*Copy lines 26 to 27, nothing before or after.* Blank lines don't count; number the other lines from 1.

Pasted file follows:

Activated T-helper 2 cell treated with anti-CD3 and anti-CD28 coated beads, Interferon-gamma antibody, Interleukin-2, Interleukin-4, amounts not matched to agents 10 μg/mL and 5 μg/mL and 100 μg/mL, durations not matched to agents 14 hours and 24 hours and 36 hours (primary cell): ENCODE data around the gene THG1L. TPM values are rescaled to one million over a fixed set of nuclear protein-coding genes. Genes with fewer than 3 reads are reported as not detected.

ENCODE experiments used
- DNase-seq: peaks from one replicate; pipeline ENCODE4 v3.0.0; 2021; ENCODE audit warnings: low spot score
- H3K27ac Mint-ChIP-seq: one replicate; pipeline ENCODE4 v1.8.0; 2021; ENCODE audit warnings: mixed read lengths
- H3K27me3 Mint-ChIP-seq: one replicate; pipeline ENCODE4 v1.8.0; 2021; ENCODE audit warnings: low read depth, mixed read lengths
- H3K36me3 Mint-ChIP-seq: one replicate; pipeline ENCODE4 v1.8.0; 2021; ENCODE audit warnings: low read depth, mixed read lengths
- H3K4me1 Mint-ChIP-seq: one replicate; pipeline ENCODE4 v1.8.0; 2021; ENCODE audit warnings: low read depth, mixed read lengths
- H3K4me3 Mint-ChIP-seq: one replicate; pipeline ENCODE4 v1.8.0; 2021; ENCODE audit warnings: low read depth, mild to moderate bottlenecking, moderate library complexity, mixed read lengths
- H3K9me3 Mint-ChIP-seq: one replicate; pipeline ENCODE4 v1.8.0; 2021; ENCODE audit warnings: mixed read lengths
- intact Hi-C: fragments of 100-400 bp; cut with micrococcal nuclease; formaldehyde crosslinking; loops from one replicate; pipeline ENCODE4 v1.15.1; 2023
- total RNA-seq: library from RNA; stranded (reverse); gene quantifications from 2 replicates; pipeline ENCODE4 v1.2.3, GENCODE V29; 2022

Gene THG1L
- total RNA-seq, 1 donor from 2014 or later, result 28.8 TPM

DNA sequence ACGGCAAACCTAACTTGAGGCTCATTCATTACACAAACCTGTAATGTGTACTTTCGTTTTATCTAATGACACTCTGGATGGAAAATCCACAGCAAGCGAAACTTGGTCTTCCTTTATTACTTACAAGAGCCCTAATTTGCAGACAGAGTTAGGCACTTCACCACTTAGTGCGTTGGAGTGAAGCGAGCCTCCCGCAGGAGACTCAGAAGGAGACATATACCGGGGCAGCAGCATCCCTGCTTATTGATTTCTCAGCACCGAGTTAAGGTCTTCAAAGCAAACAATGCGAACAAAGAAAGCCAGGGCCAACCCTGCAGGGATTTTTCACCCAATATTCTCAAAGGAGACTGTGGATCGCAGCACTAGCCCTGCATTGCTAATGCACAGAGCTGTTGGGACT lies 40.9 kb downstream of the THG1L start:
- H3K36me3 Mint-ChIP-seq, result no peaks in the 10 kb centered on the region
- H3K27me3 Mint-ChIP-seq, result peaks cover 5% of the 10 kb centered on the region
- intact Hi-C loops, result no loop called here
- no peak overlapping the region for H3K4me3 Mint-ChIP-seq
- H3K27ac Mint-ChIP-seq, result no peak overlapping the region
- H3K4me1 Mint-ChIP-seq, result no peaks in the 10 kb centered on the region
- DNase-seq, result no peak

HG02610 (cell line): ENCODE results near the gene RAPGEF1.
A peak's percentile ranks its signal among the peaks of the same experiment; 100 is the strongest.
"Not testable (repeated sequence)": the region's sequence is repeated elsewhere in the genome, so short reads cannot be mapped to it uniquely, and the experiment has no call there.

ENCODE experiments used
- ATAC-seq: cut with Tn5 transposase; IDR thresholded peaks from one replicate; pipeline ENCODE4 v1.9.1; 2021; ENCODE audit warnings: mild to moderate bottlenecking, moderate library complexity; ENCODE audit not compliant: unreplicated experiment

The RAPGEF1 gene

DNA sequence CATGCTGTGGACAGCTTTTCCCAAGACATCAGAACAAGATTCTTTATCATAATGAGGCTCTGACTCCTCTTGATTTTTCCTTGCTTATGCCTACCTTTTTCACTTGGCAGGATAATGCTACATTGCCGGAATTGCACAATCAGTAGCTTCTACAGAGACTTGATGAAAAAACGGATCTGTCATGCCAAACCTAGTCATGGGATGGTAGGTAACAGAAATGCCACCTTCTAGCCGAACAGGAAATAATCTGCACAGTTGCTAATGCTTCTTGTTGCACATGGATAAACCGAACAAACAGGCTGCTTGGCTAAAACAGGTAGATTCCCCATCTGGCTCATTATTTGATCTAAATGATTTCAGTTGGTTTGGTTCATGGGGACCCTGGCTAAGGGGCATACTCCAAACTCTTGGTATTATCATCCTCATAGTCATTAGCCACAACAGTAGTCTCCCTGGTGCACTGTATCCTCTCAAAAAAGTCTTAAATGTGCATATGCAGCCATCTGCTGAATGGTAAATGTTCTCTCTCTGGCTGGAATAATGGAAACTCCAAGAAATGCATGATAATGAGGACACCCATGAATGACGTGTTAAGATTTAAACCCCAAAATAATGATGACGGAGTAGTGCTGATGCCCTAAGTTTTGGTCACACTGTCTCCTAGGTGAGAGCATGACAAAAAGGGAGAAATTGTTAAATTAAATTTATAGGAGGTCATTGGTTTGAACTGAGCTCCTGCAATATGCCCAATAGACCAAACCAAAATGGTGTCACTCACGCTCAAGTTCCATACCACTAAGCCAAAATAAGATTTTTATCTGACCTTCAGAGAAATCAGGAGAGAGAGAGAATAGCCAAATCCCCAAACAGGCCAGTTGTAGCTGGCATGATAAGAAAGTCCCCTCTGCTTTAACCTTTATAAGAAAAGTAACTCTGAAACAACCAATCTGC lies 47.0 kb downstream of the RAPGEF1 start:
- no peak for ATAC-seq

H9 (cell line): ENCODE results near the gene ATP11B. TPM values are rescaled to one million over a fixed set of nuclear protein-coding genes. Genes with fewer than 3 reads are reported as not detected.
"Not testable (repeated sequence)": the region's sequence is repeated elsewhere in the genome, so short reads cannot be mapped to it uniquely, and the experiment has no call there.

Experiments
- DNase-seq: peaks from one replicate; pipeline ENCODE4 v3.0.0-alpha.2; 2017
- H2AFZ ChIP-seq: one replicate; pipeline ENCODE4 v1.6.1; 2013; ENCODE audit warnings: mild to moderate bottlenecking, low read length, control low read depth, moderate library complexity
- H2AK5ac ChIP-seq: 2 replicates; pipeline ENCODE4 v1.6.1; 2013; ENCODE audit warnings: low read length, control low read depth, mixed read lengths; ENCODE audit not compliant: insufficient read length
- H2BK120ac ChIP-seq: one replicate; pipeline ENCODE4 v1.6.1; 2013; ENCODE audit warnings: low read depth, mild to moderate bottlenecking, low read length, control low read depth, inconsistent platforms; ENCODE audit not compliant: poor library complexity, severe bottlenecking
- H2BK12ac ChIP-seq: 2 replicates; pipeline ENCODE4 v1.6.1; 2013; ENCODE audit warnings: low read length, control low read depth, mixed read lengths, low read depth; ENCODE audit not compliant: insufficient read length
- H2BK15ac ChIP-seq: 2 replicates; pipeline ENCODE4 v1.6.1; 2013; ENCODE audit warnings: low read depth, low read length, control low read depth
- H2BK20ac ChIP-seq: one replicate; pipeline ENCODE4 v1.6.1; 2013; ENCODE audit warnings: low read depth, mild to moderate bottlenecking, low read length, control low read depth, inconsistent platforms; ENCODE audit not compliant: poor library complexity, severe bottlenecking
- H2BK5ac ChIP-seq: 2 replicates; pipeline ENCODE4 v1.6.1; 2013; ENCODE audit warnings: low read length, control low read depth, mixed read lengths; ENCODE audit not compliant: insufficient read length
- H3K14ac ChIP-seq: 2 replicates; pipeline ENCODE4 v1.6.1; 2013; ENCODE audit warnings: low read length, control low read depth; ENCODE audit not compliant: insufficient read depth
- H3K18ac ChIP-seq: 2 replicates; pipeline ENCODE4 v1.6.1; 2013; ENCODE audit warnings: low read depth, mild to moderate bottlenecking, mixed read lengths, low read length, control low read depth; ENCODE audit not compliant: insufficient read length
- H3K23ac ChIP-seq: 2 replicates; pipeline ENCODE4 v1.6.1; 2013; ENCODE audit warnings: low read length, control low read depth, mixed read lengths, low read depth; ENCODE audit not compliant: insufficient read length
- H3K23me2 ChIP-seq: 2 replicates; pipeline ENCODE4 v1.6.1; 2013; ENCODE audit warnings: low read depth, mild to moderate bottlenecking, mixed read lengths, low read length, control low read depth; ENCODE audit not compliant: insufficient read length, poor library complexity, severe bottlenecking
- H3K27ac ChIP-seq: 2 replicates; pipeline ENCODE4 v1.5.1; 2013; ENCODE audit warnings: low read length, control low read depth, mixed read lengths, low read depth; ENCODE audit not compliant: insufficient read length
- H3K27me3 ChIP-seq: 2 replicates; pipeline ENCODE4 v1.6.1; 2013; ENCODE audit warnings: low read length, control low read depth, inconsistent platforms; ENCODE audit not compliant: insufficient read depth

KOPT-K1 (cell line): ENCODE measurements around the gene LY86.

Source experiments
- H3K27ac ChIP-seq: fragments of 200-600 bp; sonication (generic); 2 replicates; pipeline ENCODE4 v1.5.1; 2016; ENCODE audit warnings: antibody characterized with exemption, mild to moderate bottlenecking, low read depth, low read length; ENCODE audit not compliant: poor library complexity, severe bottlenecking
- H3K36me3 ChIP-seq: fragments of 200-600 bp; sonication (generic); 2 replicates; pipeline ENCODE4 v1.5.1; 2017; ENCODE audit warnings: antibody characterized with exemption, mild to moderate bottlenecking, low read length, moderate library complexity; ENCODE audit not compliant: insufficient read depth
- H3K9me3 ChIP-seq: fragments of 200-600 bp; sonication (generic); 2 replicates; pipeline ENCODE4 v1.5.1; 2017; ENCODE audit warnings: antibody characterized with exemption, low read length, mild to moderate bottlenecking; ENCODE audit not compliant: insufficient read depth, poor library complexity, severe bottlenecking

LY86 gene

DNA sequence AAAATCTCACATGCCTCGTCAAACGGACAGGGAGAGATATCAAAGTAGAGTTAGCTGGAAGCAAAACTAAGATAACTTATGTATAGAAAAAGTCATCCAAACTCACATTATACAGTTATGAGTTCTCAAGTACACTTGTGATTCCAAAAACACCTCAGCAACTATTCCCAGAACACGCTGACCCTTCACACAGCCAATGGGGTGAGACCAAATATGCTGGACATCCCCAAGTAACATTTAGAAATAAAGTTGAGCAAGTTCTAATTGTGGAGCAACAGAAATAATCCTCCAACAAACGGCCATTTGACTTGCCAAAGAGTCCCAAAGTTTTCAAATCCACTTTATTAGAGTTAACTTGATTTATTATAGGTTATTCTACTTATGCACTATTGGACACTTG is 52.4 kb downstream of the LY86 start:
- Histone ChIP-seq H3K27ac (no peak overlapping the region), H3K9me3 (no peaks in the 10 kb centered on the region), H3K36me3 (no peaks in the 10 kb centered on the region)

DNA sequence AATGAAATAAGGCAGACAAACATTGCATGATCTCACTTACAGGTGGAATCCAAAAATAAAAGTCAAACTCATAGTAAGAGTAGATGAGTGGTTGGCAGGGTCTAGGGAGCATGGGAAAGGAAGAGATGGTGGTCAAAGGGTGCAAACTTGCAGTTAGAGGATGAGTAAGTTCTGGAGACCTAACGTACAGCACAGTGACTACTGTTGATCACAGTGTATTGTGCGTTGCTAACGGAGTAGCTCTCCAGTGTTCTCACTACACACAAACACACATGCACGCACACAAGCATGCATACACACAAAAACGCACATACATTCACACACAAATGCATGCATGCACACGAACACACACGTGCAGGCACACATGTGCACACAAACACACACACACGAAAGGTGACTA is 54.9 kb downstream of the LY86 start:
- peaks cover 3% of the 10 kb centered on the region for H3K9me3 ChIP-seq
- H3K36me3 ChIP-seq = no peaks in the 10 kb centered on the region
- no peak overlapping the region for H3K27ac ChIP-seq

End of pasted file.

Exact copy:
- ATAC-seq: cut with Tn5 transposase; IDR thresholded peaks from one replicate; pipeline ENCODE4 v1.9.1; 2021; ENCODE audit warnings: mild to moderate bottlenecking, moderate library complexity; ENCODE audit not compliant: unreplicated experiment

The RAPGEF1 gene